“We’ve no time to sit and dither, while her withers wither with her” is arguably the greatest single line in Into the Woods – and emblematic of everything that is wonderful about composer and lyricist Stephen Sondheim. The very line fell into the lap of British actress Tracey Ullman, who plays the role of “Jack’s Mother” in the enchanting Disney musical.

“I don’t have an enormous amount to sing in the movie, but that was one of the classic Sondheim lines, and a lot of fans would say, ‘oh – you get the line!’” she told us, when we had the good fortune of sitting down with her to discuss this memorable project.

Adapted from a triumphant Broadway production by Chicago director Rob Marshall, this twisted fairytale intertwines the songs masterfully, as much of the narrative takes place within the musical numbers.

“You don’t stop and sing and entertain, it’s just the story throughout,” Ullman said. “It’s a real privilege to do it, it’s like Shakespeare singing. If you could qualify to be an interpreter of Sondheim and be good at it then it’s kind of thrilling. It has to be an extension of the scene, when you just sing for the hell of it it is awful. It’s embarrassing. So it’s finding that moment when you burst into song to make it flow. Sondheim wrote the lyrics to West Side Story. The worrying thing is, who is next? He’s the last of that incredible generation.”

Into the Woods may not be the most familiar play this side of the Atlantic, but is taught to American students at such a young age – including Ullman’s son, who put on the production at middle school.

“Everyone in America knows this musical because they did it at school, but I didn’t know it,” she admitted. “But my son was in school in America and did a production of it and he played Jack. Of course he was the best Jack ever and should have played it in the movie but I didn’t make a fuss [laughs]. So I watched it dutifully for ten nights and it really got in my brain and when I knew they were making a film I thought that if there was any way I could be a part of it that would be great.”

However rather than have her actual son take on the role (he’s now 23, to be fair….) the part of Jack fell to the Daniel Huttlestone, and Ullman admits she had a wonderful time working with the talented young actor.

“I loved Daniel, he is the coolest kid. Not one of those on his machines, talking to other kids, he liked adults. It wasn’t like ‘oh God I’m in this film with this boring old woman’ he just really talked to me. Me and Emily (Blunt) just think he’s great. Really funny and will go on to have a wonderful career. I just transferred my love for my son straight to Daniel and he just accepted it, and from the second I met him I just loved being his mum.

“Plus, having a real child playing Jack was good – when you see productions it’s usually a 37 year old man. Red Riding Hood is menopausal. So it was lovely to have real children in the film.”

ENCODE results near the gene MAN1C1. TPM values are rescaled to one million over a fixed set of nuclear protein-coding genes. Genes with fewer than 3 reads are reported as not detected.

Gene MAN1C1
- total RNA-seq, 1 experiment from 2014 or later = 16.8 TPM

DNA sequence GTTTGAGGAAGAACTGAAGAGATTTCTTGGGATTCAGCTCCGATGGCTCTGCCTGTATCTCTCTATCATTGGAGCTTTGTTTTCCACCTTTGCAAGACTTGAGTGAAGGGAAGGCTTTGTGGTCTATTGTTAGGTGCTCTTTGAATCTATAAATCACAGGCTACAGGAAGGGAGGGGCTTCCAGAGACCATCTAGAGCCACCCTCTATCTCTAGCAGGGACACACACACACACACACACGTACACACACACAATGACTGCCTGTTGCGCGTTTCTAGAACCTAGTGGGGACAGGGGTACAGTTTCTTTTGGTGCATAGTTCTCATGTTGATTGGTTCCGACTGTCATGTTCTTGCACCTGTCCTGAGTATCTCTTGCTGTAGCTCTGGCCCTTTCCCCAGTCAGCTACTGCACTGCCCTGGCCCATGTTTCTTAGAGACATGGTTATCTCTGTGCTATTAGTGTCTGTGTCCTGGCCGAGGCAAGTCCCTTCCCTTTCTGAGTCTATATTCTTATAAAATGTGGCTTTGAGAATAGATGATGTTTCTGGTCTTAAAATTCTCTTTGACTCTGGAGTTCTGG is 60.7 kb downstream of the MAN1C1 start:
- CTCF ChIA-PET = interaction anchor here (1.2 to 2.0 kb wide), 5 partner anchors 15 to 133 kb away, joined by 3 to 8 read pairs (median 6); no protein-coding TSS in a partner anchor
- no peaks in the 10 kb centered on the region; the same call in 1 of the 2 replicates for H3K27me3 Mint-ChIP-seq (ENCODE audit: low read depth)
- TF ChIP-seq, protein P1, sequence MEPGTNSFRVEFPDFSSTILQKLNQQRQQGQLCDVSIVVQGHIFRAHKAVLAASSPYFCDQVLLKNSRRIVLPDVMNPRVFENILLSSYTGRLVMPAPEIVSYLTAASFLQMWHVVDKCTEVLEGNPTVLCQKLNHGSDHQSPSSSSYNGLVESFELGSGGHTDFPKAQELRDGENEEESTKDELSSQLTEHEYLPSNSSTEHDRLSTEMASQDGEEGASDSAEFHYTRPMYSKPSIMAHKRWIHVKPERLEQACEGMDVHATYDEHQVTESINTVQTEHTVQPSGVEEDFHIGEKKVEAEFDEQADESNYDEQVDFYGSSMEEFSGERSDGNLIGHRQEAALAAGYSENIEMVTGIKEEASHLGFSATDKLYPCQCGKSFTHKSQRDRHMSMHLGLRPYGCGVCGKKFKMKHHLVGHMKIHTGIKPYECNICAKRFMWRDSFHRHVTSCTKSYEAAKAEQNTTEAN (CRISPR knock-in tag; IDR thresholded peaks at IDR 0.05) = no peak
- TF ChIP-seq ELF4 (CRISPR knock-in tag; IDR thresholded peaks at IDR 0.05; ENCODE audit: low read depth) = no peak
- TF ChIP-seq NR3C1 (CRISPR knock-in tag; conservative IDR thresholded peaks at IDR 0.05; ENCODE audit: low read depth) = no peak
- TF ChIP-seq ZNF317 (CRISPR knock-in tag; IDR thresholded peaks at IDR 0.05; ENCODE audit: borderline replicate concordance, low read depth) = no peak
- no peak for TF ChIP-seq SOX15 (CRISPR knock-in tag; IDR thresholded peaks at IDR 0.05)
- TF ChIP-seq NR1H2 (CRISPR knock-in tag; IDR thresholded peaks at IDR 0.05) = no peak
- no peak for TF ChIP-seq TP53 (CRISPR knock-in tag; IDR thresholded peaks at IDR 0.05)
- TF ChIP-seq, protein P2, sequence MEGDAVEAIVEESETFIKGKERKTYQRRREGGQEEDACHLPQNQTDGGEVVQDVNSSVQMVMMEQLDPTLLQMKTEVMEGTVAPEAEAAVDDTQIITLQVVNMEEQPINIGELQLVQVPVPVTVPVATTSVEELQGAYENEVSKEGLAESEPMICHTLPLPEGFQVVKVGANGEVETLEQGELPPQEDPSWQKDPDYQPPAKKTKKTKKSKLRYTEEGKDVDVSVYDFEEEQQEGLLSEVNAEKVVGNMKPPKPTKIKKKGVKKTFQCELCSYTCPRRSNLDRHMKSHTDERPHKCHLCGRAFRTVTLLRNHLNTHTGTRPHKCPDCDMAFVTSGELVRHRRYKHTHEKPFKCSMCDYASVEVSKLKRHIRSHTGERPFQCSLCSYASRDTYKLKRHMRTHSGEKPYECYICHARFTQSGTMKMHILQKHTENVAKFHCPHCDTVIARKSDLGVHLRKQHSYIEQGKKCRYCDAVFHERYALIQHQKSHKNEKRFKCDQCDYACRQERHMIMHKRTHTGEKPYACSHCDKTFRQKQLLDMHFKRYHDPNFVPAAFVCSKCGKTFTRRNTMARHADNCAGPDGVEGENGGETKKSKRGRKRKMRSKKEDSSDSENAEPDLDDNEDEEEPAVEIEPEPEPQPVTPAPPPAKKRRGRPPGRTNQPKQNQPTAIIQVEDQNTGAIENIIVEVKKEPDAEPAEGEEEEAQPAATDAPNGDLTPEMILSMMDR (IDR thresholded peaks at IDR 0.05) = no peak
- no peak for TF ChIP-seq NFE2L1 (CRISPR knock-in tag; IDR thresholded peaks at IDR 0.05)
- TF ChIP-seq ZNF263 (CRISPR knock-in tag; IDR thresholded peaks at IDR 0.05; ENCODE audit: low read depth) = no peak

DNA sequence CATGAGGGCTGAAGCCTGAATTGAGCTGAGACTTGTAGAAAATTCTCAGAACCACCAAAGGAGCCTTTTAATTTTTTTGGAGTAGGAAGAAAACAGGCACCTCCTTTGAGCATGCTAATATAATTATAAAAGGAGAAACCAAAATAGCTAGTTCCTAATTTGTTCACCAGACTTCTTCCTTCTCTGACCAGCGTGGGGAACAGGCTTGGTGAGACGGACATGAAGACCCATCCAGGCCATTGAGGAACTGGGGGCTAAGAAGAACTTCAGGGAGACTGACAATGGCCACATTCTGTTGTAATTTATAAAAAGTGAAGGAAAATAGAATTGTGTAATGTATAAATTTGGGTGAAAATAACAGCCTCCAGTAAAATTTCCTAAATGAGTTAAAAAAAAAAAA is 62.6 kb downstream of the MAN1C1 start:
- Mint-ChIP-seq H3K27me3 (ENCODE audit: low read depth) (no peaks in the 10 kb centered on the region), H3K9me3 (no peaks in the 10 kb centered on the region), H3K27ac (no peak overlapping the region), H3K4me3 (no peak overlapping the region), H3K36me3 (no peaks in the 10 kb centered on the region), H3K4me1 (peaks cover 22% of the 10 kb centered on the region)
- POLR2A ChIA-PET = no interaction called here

Another co-star Ullman loved working with was Meryl Streep, who plays the Witch. As old friends who go back a long way, Ullman admitted she had some fun winding up crew members – particularly after James Corden had already convinced them all Streep had been sacked as part of a prank.

“I’ve known Meryl so long, that I would say to the crew, ‘she’s a nightmare, a pain in the arse. She might be a living legend but she’s boring. It’s all about her’. People would be so shocked that anybody was trashing Meryl. We used to pretend to have a row. But she’s the best thing, she keeps it real on every level and is just there for the work. No ego. She’s the best, and she sets the tone.”

Ullman also worked closely with another talented performer – though rather than be a multi-Oscar winner, it was a cow.

“I had a real cow, and I worked with my cow every day. She was beautiful, like a dog, I’d scratch her,” she said. Don’t eat them, she was wonderful! I got so fond of her, she was so clever. I’m crazy about animals so that was a joy. I would come home at night smelling of cow though, covered in straw. I loved it.”

That sense of authenticity extended throughout the set, as Ullman recalls such a brilliantly real experience, where an actual, built set was opted in favour of using CGI and green screen.

“It was so real,” she said. “The woods we built on the stage, it smelt like real woods, and there were trees and there was moss and there were birds, living on the set. Watch out, you’ll be gone in a few weeks! There wasn’t a lot of green screen of effects in this film, so it felt very real actually. There were a few moments where we had to step back and pretend Meryl had disappeared.”

Finally, we couldn’t help but ask whether Ullman had given her character a name – as the majority of characters are nameless – such as the Baker, the Baker’s Wife. So rather than simply be called “Jack’s Mother” we wanted to know if she had come up with anything different.

“Well James (Corden) and Emily (Blunt) called themselves Shaun and Brenda. James used to give us all names. He thought I would be a Pauline. As for my back story, well I don’t know what happened to her husband. Imagine it was cow related.”

Into the Woods is out in cinemas now.